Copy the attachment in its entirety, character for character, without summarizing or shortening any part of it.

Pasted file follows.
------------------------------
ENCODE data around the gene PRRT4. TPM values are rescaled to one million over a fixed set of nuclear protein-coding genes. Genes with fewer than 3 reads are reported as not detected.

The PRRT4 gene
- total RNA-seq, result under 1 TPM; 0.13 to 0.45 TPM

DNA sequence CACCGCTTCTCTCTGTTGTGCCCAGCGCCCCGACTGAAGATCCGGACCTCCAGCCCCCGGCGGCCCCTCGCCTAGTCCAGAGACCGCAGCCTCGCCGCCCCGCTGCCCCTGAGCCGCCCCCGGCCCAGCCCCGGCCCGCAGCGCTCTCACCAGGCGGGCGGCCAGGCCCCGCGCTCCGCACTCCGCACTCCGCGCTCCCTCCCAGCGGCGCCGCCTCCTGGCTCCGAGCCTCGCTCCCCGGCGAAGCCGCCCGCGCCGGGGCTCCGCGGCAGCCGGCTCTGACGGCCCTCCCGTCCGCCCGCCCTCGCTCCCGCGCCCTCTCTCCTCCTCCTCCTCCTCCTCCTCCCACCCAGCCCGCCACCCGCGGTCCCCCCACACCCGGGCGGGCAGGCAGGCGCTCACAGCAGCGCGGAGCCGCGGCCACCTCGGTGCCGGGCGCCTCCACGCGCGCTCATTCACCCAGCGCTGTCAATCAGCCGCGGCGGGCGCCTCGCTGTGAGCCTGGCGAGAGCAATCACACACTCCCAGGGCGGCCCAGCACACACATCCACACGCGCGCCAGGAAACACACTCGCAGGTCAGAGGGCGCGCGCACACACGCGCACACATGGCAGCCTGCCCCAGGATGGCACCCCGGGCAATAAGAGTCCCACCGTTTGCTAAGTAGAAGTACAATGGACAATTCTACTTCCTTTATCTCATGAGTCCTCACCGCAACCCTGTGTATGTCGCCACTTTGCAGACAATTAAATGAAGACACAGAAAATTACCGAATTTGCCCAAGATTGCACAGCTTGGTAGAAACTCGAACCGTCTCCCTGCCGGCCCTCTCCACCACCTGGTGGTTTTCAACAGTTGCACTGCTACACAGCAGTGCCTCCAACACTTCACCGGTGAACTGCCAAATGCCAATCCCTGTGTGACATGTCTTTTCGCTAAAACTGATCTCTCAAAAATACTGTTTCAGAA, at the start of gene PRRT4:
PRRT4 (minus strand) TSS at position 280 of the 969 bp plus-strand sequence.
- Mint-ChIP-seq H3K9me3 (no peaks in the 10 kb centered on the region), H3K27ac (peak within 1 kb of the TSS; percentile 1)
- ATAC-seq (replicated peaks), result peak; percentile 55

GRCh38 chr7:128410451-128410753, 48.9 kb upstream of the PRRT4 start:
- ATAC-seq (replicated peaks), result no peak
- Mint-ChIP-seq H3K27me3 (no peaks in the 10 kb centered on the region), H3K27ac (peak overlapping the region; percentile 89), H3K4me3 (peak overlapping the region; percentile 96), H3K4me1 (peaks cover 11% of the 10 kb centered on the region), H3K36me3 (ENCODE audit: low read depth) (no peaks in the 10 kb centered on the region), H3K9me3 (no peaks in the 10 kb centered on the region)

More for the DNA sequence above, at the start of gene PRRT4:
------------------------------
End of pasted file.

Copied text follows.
ENCODE data around the gene PRRT4. TPM values are rescaled to one million over a fixed set of nuclear protein-coding genes. Genes with fewer than 3 reads are reported as not detected.

The PRRT4 gene
- total RNA-seq, result under 1 TPM; 0.13 to 0.45 TPM

DNA sequence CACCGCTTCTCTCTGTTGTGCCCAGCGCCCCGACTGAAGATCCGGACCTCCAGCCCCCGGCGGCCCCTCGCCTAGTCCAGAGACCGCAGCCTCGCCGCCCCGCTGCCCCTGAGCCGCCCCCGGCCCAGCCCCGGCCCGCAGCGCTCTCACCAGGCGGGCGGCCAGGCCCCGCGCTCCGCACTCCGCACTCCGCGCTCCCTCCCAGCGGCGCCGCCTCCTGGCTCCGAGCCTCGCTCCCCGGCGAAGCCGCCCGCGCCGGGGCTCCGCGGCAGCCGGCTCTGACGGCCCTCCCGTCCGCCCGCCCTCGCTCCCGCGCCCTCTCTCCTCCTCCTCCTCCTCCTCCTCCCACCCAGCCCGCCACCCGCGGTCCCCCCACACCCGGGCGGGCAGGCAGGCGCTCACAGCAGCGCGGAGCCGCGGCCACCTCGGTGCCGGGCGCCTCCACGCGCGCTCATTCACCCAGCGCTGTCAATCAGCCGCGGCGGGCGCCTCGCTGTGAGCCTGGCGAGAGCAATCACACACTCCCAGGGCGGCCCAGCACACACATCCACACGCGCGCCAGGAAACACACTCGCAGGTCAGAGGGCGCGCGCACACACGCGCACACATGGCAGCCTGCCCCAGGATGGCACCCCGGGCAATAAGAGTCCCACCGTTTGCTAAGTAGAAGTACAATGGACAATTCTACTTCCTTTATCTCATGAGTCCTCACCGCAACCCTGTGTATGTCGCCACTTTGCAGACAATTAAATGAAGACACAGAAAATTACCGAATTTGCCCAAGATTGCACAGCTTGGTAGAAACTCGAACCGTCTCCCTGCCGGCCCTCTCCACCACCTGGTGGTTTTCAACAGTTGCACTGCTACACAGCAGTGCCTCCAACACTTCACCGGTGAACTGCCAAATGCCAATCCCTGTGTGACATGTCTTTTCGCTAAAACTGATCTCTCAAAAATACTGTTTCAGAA, at the start of gene PRRT4:
PRRT4 (minus strand) TSS at position 280 of the 969 bp plus-strand sequence.
- Mint-ChIP-seq H3K9me3 (no peaks in the 10 kb centered on the region), H3K27ac (peak within 1 kb of the TSS; percentile 1)
- ATAC-seq (replicated peaks), result peak; percentile 55

GRCh38 chr7:128410451-128410753, 48.9 kb upstream of the PRRT4 start:
- ATAC-seq (replicated peaks), result no peak
- Mint-ChIP-seq H3K27me3 (no peaks in the 10 kb centered on the region), H3K27ac (peak overlapping the region; percentile 89), H3K4me3 (peak overlapping the region; percentile 96), H3K4me1 (peaks cover 11% of the 10 kb centered on the region), H3K36me3 (ENCODE audit: low read depth) (no peaks in the 10 kb centered on the region), H3K9me3 (no peaks in the 10 kb centered on the region)

More for the DNA sequence above, at the start of gene PRRT4: